All that said, how many folks have seen the old IBM dress standards from the 1950's and 1960's? Jeeeez.... What was it - dark blue or gray jacket and pants, white shirt, solid colour, thin-width, dark tie. I remember one fella's story of not being admitted to a meeting because he was wearing the 'wrong' color socks and (gasp!) no garter to hold them up! Old Ross Perot was the same in his organization - EDS (when he owned it).

We've come a long way! Be happy and don't let people who wear ties get to you... I think you're just looking for something to complain about! :thedeal:
 
J

Jim Biz

took a class a LONG time ago on "non verbal communication and a very big part of it started with dress/style choice alone as a marker for "first impression" .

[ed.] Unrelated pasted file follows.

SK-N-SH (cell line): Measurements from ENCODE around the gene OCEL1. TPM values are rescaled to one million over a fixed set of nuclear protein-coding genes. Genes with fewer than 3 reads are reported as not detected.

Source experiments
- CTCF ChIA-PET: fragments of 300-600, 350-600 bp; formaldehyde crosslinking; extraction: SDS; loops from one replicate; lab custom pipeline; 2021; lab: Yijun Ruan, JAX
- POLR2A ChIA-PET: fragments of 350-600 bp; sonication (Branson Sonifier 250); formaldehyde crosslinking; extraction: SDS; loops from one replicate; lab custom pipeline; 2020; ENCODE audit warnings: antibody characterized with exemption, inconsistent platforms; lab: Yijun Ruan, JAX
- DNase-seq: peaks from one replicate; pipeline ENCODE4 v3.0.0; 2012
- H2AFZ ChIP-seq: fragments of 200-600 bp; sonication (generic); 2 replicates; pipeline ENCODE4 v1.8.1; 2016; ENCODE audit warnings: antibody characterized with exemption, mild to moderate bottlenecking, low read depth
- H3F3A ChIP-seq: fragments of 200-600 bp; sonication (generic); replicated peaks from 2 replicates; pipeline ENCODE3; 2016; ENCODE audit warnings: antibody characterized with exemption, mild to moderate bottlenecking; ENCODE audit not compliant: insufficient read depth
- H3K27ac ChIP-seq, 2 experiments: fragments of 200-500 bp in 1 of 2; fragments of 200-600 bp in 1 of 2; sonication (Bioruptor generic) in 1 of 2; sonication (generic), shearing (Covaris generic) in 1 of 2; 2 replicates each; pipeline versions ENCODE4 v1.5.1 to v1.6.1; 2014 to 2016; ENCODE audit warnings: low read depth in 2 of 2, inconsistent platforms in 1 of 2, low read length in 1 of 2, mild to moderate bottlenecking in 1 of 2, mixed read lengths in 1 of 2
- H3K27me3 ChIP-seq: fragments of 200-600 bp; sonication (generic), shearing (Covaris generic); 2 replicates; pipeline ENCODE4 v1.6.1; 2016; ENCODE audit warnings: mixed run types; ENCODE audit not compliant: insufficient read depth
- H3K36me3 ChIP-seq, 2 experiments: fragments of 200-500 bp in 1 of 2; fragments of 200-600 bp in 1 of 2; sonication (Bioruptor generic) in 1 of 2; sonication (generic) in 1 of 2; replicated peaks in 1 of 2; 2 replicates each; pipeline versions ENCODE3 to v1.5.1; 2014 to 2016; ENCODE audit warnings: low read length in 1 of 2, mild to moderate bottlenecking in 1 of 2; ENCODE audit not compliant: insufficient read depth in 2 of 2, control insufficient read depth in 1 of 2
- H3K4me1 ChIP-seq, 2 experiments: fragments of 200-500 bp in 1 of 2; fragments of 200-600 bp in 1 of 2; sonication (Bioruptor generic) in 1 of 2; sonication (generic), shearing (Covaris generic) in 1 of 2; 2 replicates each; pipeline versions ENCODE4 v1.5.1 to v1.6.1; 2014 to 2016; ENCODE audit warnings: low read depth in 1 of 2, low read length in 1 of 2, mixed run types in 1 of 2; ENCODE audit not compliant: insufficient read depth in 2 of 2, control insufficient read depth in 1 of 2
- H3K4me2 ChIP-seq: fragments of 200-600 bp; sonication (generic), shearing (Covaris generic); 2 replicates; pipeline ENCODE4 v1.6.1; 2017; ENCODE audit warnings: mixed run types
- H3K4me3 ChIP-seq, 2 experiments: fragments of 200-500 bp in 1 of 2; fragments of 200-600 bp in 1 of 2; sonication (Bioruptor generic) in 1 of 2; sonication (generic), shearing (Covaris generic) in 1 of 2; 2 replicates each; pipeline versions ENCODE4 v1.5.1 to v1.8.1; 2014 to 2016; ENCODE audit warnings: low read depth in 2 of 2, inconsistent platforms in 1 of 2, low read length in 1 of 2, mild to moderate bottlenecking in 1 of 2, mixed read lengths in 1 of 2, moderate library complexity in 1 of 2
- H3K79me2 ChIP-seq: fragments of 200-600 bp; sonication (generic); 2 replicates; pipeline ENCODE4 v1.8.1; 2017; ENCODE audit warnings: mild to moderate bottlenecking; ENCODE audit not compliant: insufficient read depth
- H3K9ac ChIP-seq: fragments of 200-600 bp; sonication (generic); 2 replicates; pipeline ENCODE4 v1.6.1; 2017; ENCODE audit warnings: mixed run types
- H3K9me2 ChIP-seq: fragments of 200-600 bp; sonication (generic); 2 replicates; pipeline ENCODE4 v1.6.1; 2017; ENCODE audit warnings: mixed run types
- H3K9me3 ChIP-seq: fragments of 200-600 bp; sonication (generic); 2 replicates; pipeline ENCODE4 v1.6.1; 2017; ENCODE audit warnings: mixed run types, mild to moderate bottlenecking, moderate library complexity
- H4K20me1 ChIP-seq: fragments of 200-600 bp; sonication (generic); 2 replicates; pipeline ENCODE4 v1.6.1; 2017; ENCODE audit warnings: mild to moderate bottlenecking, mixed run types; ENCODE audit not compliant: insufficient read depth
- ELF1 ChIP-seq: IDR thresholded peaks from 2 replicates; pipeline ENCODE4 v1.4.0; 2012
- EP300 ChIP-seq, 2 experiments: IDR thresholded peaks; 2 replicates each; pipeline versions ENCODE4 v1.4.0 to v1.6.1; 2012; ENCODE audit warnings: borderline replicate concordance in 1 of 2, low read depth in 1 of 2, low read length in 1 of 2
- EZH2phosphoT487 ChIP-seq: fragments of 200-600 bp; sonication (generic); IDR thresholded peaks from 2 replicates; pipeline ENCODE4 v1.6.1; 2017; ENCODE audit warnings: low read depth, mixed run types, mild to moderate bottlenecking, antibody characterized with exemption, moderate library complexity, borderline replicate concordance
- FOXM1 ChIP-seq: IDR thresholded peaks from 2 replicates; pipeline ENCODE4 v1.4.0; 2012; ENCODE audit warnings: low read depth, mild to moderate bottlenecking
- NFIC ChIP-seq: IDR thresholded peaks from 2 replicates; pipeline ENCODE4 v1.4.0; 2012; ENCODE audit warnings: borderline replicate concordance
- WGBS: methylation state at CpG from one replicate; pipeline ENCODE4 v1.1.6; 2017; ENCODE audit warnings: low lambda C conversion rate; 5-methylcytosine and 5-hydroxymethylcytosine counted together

Don't remember the IBM codes - but do remember well that there was a private school here in the area that demanded black dress pants - white shirt daily - for guys - girls were allowed black skirt or blue plaid but white blouse long sleeved only.
 
Last edited by a moderator:

Marc

Fully vaccinated are you?
Leader
The old (?) saying 'Clothes Makes the Man' bears more truth than many folks may like to believe in so far as perception goes. A doctor's smock in a hospital is a perception maker - it sets an 'attitude' in a person seeing that other person with the smock on. I spent year at a school in Britain where it was light gray pants, white shirt, school tie and blue blazer with school emblem on pocket. Every day. No exceptions. My little sister's school also had a 'uniform'. In my hippie days it was tie dye t-shirts and blue jeans with holes and patches (maybe a few bleach 'stains as well).